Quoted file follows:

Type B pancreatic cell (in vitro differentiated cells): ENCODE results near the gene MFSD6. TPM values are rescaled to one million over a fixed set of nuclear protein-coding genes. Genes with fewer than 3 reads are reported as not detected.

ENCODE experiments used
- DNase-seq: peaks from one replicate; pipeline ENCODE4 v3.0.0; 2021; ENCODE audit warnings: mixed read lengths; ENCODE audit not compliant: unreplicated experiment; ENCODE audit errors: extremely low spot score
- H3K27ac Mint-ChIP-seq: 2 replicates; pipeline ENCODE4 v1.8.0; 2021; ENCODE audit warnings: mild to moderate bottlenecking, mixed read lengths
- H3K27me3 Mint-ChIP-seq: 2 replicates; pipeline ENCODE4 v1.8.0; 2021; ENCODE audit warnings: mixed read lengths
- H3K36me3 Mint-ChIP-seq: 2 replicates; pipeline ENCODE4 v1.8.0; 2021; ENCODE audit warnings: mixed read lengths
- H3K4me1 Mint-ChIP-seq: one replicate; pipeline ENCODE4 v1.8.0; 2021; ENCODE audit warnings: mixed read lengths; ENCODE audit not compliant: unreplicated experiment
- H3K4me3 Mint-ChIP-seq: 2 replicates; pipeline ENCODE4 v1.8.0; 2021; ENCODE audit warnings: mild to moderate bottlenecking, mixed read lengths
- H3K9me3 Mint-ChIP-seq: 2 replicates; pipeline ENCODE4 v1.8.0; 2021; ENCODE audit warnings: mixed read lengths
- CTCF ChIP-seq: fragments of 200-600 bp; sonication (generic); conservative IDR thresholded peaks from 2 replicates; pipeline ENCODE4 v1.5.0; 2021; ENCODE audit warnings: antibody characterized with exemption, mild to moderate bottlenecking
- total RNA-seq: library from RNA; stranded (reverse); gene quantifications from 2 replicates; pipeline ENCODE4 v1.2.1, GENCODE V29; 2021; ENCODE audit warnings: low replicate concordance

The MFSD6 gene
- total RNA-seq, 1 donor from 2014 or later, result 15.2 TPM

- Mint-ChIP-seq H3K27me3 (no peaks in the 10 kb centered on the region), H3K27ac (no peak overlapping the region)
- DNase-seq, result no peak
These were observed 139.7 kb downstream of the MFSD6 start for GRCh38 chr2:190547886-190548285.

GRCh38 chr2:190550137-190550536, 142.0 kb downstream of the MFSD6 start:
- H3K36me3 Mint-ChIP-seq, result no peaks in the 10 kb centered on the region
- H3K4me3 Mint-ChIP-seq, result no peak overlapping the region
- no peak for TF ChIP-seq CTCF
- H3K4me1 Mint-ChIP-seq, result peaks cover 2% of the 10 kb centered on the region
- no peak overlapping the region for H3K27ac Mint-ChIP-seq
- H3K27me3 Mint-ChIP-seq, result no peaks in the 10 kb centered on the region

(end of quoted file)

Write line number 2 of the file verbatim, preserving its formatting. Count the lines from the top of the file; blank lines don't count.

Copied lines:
ENCODE experiments used